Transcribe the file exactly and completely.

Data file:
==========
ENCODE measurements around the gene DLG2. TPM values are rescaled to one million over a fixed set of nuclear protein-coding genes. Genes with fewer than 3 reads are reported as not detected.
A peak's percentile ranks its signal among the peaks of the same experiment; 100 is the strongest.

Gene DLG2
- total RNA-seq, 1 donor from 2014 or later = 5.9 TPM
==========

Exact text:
ENCODE measurements around the gene DLG2. TPM values are rescaled to one million over a fixed set of nuclear protein-coding genes. Genes with fewer than 3 reads are reported as not detected.
A peak's percentile ranks its signal among the peaks of the same experiment; 100 is the strongest.

Gene DLG2
- total RNA-seq, 1 donor from 2014 or later = 5.9 TPM